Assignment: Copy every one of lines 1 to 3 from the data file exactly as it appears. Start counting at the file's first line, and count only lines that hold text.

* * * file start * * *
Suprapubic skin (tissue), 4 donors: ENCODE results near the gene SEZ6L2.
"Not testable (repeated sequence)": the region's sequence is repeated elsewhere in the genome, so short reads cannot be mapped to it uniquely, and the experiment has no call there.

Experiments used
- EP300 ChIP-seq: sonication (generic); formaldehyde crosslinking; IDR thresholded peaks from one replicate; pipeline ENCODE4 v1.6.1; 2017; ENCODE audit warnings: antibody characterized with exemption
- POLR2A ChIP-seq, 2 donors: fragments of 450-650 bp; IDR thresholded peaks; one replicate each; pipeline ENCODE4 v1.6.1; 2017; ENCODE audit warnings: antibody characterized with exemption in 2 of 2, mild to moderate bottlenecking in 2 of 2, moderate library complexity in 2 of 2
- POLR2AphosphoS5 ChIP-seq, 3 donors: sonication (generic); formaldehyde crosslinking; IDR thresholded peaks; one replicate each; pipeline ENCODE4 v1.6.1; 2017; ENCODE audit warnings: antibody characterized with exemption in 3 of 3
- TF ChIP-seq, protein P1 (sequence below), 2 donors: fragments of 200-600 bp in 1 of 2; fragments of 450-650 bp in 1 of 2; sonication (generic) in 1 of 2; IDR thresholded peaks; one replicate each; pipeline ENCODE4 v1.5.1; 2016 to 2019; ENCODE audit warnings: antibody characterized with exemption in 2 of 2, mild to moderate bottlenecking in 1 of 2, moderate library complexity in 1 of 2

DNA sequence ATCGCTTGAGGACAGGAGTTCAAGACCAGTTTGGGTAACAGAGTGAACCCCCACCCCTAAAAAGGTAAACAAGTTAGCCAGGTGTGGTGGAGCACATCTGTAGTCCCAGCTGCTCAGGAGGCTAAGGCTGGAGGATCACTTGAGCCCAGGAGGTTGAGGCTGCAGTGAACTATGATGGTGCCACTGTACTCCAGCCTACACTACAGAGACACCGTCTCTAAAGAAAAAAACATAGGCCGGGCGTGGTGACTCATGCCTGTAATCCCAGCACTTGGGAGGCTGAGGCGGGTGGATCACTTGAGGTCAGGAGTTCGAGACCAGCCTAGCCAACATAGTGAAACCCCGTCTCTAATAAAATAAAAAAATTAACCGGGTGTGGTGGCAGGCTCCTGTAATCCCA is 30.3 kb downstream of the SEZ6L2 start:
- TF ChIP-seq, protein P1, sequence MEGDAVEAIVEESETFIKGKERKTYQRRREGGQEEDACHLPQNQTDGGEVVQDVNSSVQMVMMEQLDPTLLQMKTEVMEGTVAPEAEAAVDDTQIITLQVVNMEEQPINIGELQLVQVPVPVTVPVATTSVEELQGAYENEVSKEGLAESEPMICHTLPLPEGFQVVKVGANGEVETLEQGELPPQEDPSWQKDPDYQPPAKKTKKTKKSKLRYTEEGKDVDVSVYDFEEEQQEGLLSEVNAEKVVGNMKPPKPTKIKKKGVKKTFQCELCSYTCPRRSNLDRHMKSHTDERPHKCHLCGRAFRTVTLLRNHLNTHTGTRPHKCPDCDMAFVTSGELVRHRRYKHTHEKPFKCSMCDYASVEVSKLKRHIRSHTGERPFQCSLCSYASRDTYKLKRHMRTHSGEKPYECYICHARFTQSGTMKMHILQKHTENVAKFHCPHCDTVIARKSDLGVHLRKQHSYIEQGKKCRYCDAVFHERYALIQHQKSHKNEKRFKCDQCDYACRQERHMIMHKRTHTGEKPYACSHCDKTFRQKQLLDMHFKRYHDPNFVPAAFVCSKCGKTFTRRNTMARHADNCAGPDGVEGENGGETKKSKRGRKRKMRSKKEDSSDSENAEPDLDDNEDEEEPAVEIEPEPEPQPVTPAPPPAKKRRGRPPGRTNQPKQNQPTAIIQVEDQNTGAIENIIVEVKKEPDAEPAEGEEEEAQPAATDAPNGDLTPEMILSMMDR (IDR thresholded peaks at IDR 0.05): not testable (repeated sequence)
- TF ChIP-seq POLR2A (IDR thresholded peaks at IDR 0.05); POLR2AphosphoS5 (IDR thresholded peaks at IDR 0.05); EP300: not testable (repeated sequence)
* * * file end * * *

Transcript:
Suprapubic skin (tissue), 4 donors: ENCODE results near the gene SEZ6L2.
"Not testable (repeated sequence)": the region's sequence is repeated elsewhere in the genome, so short reads cannot be mapped to it uniquely, and the experiment has no call there.

Experiments used